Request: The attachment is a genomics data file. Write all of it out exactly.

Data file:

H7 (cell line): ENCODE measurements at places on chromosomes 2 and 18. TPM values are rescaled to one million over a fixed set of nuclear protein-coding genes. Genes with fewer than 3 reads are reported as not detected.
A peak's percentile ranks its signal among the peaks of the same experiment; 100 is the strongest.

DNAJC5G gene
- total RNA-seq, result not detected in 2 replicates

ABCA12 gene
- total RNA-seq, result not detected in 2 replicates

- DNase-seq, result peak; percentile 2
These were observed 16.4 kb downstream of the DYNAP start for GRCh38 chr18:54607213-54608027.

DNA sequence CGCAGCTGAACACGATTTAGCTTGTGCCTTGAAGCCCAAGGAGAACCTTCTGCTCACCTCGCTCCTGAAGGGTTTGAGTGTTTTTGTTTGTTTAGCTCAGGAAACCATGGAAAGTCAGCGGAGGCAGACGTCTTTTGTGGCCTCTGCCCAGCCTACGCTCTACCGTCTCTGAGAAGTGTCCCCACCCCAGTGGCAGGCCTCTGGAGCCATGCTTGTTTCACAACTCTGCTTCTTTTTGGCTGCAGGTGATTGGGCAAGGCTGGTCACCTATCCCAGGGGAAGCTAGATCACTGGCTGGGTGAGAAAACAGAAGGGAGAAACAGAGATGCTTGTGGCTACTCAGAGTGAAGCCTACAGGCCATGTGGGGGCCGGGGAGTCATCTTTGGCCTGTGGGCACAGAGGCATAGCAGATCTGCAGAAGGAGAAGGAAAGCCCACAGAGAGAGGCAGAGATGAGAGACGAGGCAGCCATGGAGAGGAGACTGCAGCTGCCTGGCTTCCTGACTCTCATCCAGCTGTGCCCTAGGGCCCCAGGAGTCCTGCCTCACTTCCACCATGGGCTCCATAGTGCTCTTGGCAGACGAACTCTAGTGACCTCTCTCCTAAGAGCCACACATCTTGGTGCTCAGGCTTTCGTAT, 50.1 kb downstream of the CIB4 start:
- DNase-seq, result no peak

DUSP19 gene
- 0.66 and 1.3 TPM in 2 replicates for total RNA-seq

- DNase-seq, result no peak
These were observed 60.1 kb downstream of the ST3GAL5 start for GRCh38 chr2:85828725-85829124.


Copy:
H7 (cell line): ENCODE measurements at places on chromosomes 2 and 18. TPM values are rescaled to one million over a fixed set of nuclear protein-coding genes. Genes with fewer than 3 reads are reported as not detected.
A peak's percentile ranks its signal among the peaks of the same experiment; 100 is the strongest.

DNAJC5G gene
- total RNA-seq, result not detected in 2 replicates

ABCA12 gene
- total RNA-seq, result not detected in 2 replicates

- DNase-seq, result peak; percentile 2
These were observed 16.4 kb downstream of the DYNAP start for GRCh38 chr18:54607213-54608027.

DNA sequence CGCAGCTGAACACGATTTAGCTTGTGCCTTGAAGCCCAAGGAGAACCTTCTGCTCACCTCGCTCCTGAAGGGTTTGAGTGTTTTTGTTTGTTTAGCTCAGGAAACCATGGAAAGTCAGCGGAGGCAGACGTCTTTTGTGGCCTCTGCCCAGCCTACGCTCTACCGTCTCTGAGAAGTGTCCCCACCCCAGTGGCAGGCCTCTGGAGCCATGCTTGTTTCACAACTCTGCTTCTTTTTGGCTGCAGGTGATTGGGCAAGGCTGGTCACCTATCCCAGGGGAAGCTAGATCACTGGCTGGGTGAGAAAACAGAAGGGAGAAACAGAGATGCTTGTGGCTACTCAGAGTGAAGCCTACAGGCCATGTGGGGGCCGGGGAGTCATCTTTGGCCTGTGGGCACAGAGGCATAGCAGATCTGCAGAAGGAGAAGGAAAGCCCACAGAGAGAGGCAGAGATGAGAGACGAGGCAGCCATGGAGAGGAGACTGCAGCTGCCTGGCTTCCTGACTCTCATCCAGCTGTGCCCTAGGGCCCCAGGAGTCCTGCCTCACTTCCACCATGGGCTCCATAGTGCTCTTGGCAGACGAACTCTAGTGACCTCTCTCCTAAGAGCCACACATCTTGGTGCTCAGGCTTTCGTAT, 50.1 kb downstream of the CIB4 start:
- DNase-seq, result no peak

DUSP19 gene
- 0.66 and 1.3 TPM in 2 replicates for total RNA-seq

- DNase-seq, result no peak
These were observed 60.1 kb downstream of the ST3GAL5 start for GRCh38 chr2:85828725-85829124.